Command hierarchy within a feudal army was flat. Not much maneuvering was anticipated so there was little provision of large staffs to support the commander and pass orders.

In 1439 Charles VII of France raised Royal Ordinance Companies. These companies were filled with either knights or infantry and were paid from tax revenues. Each company had a fixed complement of men; their armor and weapons were chosen by the king rather than left to personal choice. This was the beginning of modern standing armies in the West.


There was little provision for food and medical supplies. Medieval armies lived off the land, to the detriment of everyone residing in an area they occupied or passed through. Having a friendly army march through was no better than having the enemy pass. Medieval armies did not linger in one area for long because local supplies of food and forage were quickly exhausted. This was a particular problem during sieges. If an army laying siege did not make arrangements to have food and supplies brought in, it might have to lift its siege to avoid starvation long before the defenders had to surrender.

Sanitation was also a problem when an army stayed in one place. A medieval army brought along many animals, in addition to the horses of the knights, and sewage problems led to dysentery. Feudal armies tended to waste away to disease and desertion. During his campaign in France, Henry V of England lost an estimated 15 percent of his army to disease at the siege of Harfleur and more on the march leading up to Agincourt. At the battle itself, he lost only 5 percent. Henry V died of disease related to poor sanitation at another siege.

Deployment for Battle

Most battles were set-piece affairs where the two sides arranged themselves before the fighting began. Campaigns of maneuver and meeting engagements were rare.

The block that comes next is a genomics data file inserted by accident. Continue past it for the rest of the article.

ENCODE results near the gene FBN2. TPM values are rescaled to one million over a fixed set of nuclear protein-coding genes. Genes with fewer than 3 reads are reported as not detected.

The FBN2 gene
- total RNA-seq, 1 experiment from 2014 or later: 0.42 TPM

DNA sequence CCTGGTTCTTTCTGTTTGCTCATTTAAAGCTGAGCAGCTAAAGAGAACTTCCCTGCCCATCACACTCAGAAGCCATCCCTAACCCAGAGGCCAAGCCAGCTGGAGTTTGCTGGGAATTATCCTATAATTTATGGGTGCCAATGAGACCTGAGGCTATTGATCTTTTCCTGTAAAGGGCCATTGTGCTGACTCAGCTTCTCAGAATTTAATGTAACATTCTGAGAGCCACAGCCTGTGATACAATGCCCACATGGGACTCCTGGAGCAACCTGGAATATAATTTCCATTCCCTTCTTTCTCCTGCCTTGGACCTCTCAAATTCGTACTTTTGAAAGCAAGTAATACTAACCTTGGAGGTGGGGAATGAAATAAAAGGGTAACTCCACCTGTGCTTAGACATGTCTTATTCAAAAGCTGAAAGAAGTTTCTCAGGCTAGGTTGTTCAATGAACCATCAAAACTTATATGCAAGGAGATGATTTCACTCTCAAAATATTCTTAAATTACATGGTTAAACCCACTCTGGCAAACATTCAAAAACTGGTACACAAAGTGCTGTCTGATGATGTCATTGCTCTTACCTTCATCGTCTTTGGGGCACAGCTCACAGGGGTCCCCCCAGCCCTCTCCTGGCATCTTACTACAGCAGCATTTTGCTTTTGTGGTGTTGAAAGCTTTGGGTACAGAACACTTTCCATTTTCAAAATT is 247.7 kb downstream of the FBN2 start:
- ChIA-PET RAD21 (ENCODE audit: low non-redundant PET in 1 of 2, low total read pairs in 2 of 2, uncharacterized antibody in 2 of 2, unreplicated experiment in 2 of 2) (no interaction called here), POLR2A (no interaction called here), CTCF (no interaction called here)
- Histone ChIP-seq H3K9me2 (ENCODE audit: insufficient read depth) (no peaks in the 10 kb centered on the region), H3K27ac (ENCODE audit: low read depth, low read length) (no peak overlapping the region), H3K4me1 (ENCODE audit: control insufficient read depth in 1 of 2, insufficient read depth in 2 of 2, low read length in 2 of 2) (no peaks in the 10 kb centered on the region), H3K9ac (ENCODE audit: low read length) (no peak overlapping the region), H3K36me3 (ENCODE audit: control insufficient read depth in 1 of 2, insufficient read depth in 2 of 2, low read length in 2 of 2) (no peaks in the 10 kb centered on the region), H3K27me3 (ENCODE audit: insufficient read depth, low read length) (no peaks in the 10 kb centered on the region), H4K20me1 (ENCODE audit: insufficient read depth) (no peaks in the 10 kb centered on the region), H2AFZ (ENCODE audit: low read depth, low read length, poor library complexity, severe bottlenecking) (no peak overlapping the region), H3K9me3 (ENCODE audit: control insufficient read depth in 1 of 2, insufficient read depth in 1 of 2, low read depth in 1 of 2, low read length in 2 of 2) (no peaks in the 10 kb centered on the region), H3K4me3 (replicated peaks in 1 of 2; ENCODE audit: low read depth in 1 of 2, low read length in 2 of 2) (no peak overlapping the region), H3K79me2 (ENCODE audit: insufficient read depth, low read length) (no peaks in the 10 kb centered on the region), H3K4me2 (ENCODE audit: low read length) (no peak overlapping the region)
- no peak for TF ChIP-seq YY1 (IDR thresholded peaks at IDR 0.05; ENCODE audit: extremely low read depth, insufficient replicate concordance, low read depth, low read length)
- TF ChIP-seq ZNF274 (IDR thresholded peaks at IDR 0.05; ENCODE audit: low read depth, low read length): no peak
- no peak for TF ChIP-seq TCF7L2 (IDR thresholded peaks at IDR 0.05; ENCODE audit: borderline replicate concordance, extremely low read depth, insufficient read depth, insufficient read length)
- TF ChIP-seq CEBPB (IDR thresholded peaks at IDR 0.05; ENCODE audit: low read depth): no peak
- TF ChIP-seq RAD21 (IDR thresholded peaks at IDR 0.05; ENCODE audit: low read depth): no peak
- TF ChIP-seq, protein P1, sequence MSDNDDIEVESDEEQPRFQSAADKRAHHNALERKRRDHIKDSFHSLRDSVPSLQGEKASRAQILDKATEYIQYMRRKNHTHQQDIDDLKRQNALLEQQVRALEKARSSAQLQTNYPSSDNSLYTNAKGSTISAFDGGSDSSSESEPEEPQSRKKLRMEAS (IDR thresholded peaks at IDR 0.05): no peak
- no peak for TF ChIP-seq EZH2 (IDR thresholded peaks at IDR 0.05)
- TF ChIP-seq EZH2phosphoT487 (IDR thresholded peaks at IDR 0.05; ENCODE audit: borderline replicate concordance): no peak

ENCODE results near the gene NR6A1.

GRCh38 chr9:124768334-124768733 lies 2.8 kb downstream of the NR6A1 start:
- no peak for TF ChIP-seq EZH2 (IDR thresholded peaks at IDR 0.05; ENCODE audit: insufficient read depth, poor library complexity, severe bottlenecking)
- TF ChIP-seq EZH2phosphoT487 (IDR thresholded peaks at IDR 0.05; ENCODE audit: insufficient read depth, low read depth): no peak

Prior to battle, commanders divided their forces into contingents with specific tasks in mind for each. The first separation might be into foot soldiers, archers, and cavalry. These groups might be divided further into groups to be given individual missions or to be held in reserve. A commander might arrange several "battles" or "divisions" of knights, for example. These could be launched individually as desired or held in reserve. Archers might be deployed in front of the army with blocks of infantry in support. Once the army had been arranged, the only major decisions were when to send in the prearranged pieces. There was little provision for pulling back, reforming, or rearranging once the fighting started. A force of knights, for example, could rarely be used more than once. After they had been committed to action, they were usually reinforced or withdrawn. A full charge by heavy cavalry caused such disruption, lost equipment, and loss of horses that the force was essentially spent. The Norman knights at Hastings were reformed for further attacks, but they did not launch a full charge because they could not penetrate the Saxon shield-wall.